Bills fans, give this team time to jell and you may be rewarded


Staff member

Was it really only 53 days ago the Buffalo Bills started a franchise-rattling roster transformation, going out with the old and disgruntled (literally) and in with the young (literally)?

March 6 seems like 53 weeks ago. On that afternoon, General Manager Brandon Beane delivered three thunderbolts by releasing center Mitch Morse, safety Jordan Poyer and cornerback Tre’Davious White and one clear message: The Bills were changing gears.

Winning the AFC East title and at least one playoff game in four consecutive years wasn’t enough. Disappointment equals a pivot. Underachieving means remodeling. There was no reason to run it back.

Sandwiching the trade of receiver Stefon Diggs to Houston (Beane’s best move of the offseason) was the signing of 10 veterans and construction of a 10-player draft class. Make sure you have a roster when visiting training camp in late July.

The draft is the last major milepost of a general manager’s team-assembly effort. The heavy lifting is complete. The team is the team, save for minor additions.

Fans should be happy with the boxes that Bills General Manager Brandon Beane checked given the cap constraints. Harry Scull Jr./Buffalo News

“Position by position, you’re never happy. You’re never content and like, ‘We’ve got it figured out,’ ” Beane said early Saturday evening.
But …

“If you’re expecting something big or anything like that, there’s no trade coming,” he added.

That established, is Mr. GM at least semi-satisfied with the organization’s work over the last 53 days?

“I wish I could say I checked everything and just go on vacation,” Beane quipped.

Bills fans should be happy with the boxes Beane was able to check, given the cap constraints.

Beane revamped the receiver position with Curtis Samuel and Keon Coleman. Things had run their course with the in-decline Diggs and a plateaued Gabe Davis. Get fired up to see tight end Dalton Kincaid in his second season.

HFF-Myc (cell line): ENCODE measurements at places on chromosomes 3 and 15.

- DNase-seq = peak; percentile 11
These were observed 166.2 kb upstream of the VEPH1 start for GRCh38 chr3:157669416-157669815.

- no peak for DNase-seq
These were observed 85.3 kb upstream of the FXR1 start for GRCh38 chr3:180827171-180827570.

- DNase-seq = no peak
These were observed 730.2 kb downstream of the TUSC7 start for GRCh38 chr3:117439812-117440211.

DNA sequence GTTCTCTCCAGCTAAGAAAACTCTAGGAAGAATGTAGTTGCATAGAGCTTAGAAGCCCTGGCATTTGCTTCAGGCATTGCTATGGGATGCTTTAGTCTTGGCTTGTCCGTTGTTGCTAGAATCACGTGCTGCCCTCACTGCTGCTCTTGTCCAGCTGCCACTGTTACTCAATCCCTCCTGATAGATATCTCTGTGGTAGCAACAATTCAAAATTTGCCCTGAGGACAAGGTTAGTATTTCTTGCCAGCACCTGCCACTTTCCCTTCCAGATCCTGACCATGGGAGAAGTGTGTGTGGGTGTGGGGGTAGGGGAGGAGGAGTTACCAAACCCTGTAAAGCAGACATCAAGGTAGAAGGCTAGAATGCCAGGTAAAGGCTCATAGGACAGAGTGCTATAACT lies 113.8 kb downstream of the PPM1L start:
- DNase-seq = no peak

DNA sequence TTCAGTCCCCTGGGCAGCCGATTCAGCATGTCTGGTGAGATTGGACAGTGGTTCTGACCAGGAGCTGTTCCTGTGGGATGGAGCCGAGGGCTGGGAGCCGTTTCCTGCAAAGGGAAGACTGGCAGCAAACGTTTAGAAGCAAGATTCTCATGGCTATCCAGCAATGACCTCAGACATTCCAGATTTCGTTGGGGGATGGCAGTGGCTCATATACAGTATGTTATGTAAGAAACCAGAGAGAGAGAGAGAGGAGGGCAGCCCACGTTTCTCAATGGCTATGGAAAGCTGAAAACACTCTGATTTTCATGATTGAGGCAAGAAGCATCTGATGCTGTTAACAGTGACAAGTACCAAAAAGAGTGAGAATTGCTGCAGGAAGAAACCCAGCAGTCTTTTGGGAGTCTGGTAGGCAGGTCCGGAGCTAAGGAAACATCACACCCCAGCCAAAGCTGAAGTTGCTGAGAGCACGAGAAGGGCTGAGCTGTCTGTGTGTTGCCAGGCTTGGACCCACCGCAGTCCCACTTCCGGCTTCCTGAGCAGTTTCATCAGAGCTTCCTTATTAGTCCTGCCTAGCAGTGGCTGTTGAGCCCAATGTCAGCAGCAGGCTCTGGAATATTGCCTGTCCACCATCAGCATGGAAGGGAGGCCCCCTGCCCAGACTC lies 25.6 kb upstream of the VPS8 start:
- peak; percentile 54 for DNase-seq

Beane started over at safety by retaining Taylor Rapp, signing Mike Edwards and drafting Cole Bishop. The days of counting on Poyer and Micah Hyde to last 17 effective games (or more) were over. The defense could provide more multiple looks with a versatile safety corps.

And Beane re-tooled the defensive tackle spot by re-upping DaQuan Jones, signing Austin Johnson and DeShawn Williams and drafting DeWayne Carter. This group is already an upgrade over 2023 back-ups Tim Settle, Poona Ford and Jordan Phillips. Jones, who was playing at an All-Pro level when he was injured in October, is the ideal starting partner next to Ed Oliver.

Add it all up and the Bills will end April the same way they entered February – as the no-doubt favorite in their division and one of the conference’s superpowers with Kansas City, Baltimore and Cincinnati.

Through all the moves, the Bills held serve in the AFC. I would have liked to see a move up for LSU receiver Brian Thomas Jr. in Thursday’s first round, and still would like to see a run at free-agent safety Justin Simmons next month, but Beane squashed even any remotely pricey additions.

The Chiefs top my power poll because they have the league’s best play-caller and quarterback in Andy Reid and Patrick Mahomes, respectively.

The Bengals are next because quarterback Joe Burrow will be healthy, receiver Ja’Marr Chase is awesome, defensive coordinator Lou Anarumo is a maestro and the entire team is a bad matchup for the Bills. At least the Bills won’t have to see them in the regular season.

The Bills and Ravens are third and fourth, respectively. Baltimore lost a bunch of free agents, and I can’t forget about that AFC title game stinker-of-a-loss to the Chiefs. The Bills are better.

More and more as I talk to people around the league, the more the 2024 Bills could be the 2006 Indianapolis Colts.

From 2003-05, the Peyton Manning Colts went 12-4, 12-4 and 14-2, but didn’t make the Super Bowl, losing at New England (AFC title), at New England (second round) and home to Pittsburgh (second round).

In 2006, the Colts went 12-4, won at Kansas City in the second round, finally beat New England (AFC title) and won the Super Bowl over Chicago.

See the correlation to the Bills, don’t you?

From 2021-23, the Josh Allen Bills went 13-3, 11-6 and 13-3, but didn’t make the Super Bowl, losing at Kansas City (second round), home to Cincinnati (second round) and home to Kansas City (second round).

Every NFL season is hard – the schedule, the slumps, the injuries, the parity. And this Bills season will have some head-scratching moments, common when you rely on youth or new veterans.

Be patient. Give this new group of Bills time to come together. They may lose a game or two in September-October that the previous core wouldn’t have lost.
But now, the bright side: This group will be calloused-up by mid-January and ready to roll, even if they have to go on the road like the 2006 Colts. In fact, I expect them to have to travel to the Chiefs or Bengals for the second round of the playoffs.

Allen sounded liberated last week in his first post-Diggs trade comments – he’s ready to lead this young roster. The defense will be paced by emerging middle linebacker/impressive leader Terrel Bernard. And new coordinators Joe Brady (offense) and Bobby Babich (defense) will add some juice.
Buckle up, Bills fans. The names have changed, but the times may be getting more fun.